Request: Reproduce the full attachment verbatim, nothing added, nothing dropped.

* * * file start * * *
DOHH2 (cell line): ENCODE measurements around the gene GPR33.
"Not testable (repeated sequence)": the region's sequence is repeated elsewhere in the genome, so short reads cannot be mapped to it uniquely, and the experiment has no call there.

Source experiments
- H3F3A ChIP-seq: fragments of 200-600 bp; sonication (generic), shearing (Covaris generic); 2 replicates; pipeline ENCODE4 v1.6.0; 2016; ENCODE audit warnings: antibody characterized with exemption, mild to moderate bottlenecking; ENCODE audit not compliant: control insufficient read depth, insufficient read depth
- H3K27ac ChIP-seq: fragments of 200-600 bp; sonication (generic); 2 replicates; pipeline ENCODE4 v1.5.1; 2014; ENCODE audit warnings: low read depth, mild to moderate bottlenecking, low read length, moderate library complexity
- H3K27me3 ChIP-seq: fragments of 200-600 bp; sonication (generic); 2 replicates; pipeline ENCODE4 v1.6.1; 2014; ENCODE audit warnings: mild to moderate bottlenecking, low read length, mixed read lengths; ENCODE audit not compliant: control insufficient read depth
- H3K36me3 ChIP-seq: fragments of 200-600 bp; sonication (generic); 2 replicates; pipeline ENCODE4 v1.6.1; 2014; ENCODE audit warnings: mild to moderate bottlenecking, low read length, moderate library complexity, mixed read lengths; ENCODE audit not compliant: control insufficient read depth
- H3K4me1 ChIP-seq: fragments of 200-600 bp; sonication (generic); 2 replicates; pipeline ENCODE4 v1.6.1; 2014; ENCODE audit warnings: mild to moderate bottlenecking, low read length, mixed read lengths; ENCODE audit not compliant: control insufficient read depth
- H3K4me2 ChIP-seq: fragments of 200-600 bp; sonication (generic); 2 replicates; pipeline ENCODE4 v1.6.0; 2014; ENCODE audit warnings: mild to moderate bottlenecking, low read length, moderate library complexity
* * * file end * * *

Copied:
DOHH2 (cell line): ENCODE measurements around the gene GPR33.
"Not testable (repeated sequence)": the region's sequence is repeated elsewhere in the genome, so short reads cannot be mapped to it uniquely, and the experiment has no call there.

Source experiments
- H3F3A ChIP-seq: fragments of 200-600 bp; sonication (generic), shearing (Covaris generic); 2 replicates; pipeline ENCODE4 v1.6.0; 2016; ENCODE audit warnings: antibody characterized with exemption, mild to moderate bottlenecking; ENCODE audit not compliant: control insufficient read depth, insufficient read depth
- H3K27ac ChIP-seq: fragments of 200-600 bp; sonication (generic); 2 replicates; pipeline ENCODE4 v1.5.1; 2014; ENCODE audit warnings: low read depth, mild to moderate bottlenecking, low read length, moderate library complexity
- H3K27me3 ChIP-seq: fragments of 200-600 bp; sonication (generic); 2 replicates; pipeline ENCODE4 v1.6.1; 2014; ENCODE audit warnings: mild to moderate bottlenecking, low read length, mixed read lengths; ENCODE audit not compliant: control insufficient read depth
- H3K36me3 ChIP-seq: fragments of 200-600 bp; sonication (generic); 2 replicates; pipeline ENCODE4 v1.6.1; 2014; ENCODE audit warnings: mild to moderate bottlenecking, low read length, moderate library complexity, mixed read lengths; ENCODE audit not compliant: control insufficient read depth
- H3K4me1 ChIP-seq: fragments of 200-600 bp; sonication (generic); 2 replicates; pipeline ENCODE4 v1.6.1; 2014; ENCODE audit warnings: mild to moderate bottlenecking, low read length, mixed read lengths; ENCODE audit not compliant: control insufficient read depth
- H3K4me2 ChIP-seq: fragments of 200-600 bp; sonication (generic); 2 replicates; pipeline ENCODE4 v1.6.0; 2014; ENCODE audit warnings: mild to moderate bottlenecking, low read length, moderate library complexity